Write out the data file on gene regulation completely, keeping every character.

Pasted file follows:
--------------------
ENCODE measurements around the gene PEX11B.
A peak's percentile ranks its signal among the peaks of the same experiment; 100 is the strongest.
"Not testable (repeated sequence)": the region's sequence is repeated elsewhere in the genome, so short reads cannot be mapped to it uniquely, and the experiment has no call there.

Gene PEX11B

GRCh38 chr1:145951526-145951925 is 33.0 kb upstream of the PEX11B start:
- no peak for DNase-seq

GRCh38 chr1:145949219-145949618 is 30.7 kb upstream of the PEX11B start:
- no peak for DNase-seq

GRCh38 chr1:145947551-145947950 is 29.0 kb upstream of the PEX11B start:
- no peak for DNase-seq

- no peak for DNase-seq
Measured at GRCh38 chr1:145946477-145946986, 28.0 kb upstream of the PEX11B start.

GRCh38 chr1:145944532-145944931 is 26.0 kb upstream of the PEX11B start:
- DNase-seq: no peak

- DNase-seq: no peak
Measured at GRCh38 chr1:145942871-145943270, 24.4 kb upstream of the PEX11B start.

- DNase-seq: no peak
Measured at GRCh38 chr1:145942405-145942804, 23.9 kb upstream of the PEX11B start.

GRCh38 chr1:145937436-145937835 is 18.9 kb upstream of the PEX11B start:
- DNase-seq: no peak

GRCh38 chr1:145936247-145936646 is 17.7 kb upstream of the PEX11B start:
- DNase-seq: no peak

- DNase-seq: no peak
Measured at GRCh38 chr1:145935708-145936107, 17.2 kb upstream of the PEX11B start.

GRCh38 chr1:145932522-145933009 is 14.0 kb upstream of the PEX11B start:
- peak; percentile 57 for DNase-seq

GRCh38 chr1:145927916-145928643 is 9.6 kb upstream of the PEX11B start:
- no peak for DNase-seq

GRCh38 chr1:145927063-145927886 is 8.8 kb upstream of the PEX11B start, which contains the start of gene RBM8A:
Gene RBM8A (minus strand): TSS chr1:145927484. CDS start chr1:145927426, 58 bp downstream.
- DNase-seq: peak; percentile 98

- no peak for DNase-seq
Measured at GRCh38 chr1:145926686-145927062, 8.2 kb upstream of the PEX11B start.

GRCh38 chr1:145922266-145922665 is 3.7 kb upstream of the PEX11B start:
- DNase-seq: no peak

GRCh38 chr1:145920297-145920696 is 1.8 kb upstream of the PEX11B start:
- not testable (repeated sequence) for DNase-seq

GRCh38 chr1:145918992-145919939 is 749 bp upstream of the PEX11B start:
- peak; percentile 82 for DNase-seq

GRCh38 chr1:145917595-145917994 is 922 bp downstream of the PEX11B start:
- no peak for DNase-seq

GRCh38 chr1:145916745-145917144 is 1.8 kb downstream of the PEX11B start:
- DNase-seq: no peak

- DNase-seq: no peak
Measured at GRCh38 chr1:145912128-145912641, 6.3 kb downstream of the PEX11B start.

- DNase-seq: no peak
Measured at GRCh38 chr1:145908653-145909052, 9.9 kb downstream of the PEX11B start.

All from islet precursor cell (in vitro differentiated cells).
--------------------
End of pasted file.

ENCODE measurements around the gene PEX11B.
A peak's percentile ranks its signal among the peaks of the same experiment; 100 is the strongest.
"Not testable (repeated sequence)": the region's sequence is repeated elsewhere in the genome, so short reads cannot be mapped to it uniquely, and the experiment has no call there.

Gene PEX11B

GRCh38 chr1:145951526-145951925 is 33.0 kb upstream of the PEX11B start:
- no peak for DNase-seq

GRCh38 chr1:145949219-145949618 is 30.7 kb upstream of the PEX11B start:
- no peak for DNase-seq

GRCh38 chr1:145947551-145947950 is 29.0 kb upstream of the PEX11B start:
- no peak for DNase-seq

- no peak for DNase-seq
Measured at GRCh38 chr1:145946477-145946986, 28.0 kb upstream of the PEX11B start.

GRCh38 chr1:145944532-145944931 is 26.0 kb upstream of the PEX11B start:
- DNase-seq: no peak

- DNase-seq: no peak
Measured at GRCh38 chr1:145942871-145943270, 24.4 kb upstream of the PEX11B start.

- DNase-seq: no peak
Measured at GRCh38 chr1:145942405-145942804, 23.9 kb upstream of the PEX11B start.

GRCh38 chr1:145937436-145937835 is 18.9 kb upstream of the PEX11B start:
- DNase-seq: no peak

GRCh38 chr1:145936247-145936646 is 17.7 kb upstream of the PEX11B start:
- DNase-seq: no peak

- DNase-seq: no peak
Measured at GRCh38 chr1:145935708-145936107, 17.2 kb upstream of the PEX11B start.

GRCh38 chr1:145932522-145933009 is 14.0 kb upstream of the PEX11B start:
- peak; percentile 57 for DNase-seq

GRCh38 chr1:145927916-145928643 is 9.6 kb upstream of the PEX11B start:
- no peak for DNase-seq

GRCh38 chr1:145927063-145927886 is 8.8 kb upstream of the PEX11B start, which contains the start of gene RBM8A:
Gene RBM8A (minus strand): TSS chr1:145927484. CDS start chr1:145927426, 58 bp downstream.
- DNase-seq: peak; percentile 98

- no peak for DNase-seq
Measured at GRCh38 chr1:145926686-145927062, 8.2 kb upstream of the PEX11B start.

GRCh38 chr1:145922266-145922665 is 3.7 kb upstream of the PEX11B start:
- DNase-seq: no peak

GRCh38 chr1:145920297-145920696 is 1.8 kb upstream of the PEX11B start:
- not testable (repeated sequence) for DNase-seq

GRCh38 chr1:145918992-145919939 is 749 bp upstream of the PEX11B start:
- peak; percentile 82 for DNase-seq

GRCh38 chr1:145917595-145917994 is 922 bp downstream of the PEX11B start:
- no peak for DNase-seq

GRCh38 chr1:145916745-145917144 is 1.8 kb downstream of the PEX11B start:
- DNase-seq: no peak

- DNase-seq: no peak
Measured at GRCh38 chr1:145912128-145912641, 6.3 kb downstream of the PEX11B start.

- DNase-seq: no peak
Measured at GRCh38 chr1:145908653-145909052, 9.9 kb downstream of the PEX11B start.

All from islet precursor cell (in vitro differentiated cells).